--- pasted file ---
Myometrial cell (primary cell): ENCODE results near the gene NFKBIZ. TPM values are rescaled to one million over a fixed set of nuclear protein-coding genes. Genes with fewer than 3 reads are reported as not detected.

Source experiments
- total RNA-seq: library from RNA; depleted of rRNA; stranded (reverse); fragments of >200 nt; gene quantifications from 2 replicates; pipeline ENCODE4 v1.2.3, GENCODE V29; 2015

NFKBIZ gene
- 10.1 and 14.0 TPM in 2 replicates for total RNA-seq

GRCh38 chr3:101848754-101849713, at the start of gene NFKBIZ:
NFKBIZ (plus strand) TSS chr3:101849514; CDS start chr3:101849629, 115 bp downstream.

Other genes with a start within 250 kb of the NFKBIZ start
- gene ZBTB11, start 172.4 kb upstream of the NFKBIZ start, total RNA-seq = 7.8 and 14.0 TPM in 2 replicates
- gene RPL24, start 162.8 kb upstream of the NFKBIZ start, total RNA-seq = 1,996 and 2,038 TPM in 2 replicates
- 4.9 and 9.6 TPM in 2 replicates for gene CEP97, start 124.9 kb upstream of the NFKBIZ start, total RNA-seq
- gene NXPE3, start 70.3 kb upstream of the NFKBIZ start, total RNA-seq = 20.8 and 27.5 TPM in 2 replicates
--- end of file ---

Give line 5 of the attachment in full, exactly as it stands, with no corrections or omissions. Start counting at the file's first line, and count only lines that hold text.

- 10.1 and 14.0 TPM in 2 replicates for total RNA-seq